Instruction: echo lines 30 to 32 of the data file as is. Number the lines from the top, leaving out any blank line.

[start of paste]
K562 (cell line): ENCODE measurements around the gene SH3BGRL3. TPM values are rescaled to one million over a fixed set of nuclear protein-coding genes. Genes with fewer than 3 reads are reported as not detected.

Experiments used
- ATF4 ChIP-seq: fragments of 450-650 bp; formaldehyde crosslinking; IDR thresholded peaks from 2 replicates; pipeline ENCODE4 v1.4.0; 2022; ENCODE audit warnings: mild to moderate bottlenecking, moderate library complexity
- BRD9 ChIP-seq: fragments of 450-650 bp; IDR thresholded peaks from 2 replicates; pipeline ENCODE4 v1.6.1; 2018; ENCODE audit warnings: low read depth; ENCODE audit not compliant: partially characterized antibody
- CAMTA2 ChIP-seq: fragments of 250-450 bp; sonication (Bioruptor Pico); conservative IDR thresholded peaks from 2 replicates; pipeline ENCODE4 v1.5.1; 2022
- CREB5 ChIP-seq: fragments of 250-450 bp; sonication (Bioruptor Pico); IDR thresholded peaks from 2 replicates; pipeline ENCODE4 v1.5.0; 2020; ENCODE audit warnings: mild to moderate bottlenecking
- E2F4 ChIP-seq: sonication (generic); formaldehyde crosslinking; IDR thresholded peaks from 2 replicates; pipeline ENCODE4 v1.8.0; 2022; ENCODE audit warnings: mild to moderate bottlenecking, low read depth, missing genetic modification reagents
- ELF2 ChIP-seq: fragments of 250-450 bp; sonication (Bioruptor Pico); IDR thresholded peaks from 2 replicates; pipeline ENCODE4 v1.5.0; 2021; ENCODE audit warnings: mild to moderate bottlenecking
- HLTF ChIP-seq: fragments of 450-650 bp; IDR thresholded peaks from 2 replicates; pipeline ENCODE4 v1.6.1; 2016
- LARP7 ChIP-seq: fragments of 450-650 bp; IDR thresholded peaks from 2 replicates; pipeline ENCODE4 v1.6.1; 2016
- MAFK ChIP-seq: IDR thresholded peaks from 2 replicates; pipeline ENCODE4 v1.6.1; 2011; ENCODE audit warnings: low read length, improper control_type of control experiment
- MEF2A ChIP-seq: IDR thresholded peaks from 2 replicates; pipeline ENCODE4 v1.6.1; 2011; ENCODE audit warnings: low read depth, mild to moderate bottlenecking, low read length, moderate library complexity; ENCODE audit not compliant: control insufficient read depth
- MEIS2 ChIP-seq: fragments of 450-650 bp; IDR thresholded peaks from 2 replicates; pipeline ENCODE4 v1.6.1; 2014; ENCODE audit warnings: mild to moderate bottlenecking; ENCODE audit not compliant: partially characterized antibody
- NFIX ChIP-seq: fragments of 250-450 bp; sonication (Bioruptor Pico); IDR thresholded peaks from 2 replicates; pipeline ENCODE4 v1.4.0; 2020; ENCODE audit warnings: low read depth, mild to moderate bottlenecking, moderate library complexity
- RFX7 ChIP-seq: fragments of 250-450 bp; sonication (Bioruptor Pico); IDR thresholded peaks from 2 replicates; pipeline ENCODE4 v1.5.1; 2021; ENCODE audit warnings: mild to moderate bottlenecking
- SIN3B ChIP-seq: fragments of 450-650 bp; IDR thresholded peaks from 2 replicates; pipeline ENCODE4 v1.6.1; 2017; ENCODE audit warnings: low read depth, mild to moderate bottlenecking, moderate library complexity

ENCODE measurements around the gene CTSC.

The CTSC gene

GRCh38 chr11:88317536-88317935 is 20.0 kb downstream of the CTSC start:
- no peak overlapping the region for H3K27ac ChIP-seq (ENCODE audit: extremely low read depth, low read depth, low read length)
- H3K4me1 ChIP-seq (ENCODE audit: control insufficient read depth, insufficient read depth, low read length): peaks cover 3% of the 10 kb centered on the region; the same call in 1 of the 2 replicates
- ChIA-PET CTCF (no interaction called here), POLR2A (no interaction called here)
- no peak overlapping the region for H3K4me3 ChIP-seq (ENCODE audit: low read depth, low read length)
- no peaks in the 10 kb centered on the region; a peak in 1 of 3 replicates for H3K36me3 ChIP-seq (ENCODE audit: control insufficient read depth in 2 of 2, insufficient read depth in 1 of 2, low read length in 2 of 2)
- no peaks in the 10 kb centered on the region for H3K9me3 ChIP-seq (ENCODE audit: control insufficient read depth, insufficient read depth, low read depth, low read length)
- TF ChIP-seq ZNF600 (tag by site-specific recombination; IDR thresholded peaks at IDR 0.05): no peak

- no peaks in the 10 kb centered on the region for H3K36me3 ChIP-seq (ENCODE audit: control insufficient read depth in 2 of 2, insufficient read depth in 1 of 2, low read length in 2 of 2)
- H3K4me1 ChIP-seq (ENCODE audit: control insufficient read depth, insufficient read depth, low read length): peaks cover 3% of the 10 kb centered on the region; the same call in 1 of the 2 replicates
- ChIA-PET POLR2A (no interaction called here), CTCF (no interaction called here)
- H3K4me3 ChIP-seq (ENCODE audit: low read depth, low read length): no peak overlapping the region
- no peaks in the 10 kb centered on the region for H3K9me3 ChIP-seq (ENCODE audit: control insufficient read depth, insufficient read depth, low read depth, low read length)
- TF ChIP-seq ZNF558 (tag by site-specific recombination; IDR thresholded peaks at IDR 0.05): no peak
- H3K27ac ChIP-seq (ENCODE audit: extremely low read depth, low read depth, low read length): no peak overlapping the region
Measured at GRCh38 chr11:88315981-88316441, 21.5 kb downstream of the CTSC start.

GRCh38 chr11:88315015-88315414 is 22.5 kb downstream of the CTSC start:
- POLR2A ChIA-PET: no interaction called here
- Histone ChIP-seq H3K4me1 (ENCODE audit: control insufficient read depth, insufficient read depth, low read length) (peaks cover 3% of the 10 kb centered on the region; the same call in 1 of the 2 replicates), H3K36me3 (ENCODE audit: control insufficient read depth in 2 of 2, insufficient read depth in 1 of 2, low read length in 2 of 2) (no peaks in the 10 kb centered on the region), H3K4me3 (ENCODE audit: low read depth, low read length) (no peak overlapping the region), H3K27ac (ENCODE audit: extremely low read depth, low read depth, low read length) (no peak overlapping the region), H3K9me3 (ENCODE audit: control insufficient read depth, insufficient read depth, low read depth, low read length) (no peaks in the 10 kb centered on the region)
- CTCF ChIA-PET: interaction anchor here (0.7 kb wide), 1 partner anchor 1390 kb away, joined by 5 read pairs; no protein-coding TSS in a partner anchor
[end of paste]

- H3K4me3 ChIP-seq (ENCODE audit: low read depth, low read length): no peak overlapping the region
- no peaks in the 10 kb centered on the region for H3K9me3 ChIP-seq (ENCODE audit: control insufficient read depth, insufficient read depth, low read depth, low read length)
- TF ChIP-seq ZNF558 (tag by site-specific recombination; IDR thresholded peaks at IDR 0.05): no peak